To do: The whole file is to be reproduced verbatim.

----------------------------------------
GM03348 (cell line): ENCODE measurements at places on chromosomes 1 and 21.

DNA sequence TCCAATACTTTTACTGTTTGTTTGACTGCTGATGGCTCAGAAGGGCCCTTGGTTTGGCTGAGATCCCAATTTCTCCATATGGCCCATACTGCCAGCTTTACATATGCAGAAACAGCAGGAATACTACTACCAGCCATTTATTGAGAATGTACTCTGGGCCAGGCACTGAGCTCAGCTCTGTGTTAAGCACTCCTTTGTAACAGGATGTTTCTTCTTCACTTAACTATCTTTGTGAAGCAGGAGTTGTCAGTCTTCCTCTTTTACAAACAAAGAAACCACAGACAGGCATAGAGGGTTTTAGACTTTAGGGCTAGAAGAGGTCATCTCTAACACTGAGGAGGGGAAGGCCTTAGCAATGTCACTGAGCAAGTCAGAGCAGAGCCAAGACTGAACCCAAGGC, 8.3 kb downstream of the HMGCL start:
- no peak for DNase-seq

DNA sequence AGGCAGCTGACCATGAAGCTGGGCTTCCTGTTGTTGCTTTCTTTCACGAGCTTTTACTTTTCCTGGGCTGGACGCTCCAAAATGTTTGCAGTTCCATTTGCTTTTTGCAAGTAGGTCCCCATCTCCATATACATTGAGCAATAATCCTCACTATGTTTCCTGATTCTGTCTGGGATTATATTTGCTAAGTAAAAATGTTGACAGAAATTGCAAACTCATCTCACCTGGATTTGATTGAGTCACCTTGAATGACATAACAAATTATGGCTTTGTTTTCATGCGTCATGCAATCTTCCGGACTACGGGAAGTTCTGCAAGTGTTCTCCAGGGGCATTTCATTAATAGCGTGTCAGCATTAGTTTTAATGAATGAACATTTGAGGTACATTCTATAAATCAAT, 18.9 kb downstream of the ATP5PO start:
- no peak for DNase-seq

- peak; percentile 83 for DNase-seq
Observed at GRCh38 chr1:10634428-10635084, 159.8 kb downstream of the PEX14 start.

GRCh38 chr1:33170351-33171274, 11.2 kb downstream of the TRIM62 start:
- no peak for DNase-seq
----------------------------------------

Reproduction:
GM03348 (cell line): ENCODE measurements at places on chromosomes 1 and 21.

DNA sequence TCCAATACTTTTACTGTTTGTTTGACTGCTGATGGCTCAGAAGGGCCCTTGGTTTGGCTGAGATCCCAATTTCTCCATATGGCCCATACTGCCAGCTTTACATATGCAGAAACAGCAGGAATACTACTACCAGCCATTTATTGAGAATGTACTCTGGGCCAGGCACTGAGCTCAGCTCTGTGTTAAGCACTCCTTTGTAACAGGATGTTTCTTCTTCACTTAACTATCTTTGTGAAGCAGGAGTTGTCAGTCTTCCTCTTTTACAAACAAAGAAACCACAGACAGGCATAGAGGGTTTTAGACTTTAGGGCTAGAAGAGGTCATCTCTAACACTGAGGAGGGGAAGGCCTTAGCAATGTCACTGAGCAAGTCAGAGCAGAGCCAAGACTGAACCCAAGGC, 8.3 kb downstream of the HMGCL start:
- no peak for DNase-seq

DNA sequence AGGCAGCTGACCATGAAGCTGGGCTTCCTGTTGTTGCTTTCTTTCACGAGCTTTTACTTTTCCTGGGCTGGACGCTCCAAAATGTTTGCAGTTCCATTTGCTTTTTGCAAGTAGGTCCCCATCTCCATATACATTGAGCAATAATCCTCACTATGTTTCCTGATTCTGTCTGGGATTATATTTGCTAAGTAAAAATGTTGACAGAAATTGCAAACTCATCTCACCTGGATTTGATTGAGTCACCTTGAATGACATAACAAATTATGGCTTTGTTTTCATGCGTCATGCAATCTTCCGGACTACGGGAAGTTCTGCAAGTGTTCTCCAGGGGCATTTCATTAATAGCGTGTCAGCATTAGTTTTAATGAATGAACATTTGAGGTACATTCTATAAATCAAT, 18.9 kb downstream of the ATP5PO start:
- no peak for DNase-seq

- peak; percentile 83 for DNase-seq
Observed at GRCh38 chr1:10634428-10635084, 159.8 kb downstream of the PEX14 start.

GRCh38 chr1:33170351-33171274, 11.2 kb downstream of the TRIM62 start:
- no peak for DNase-seq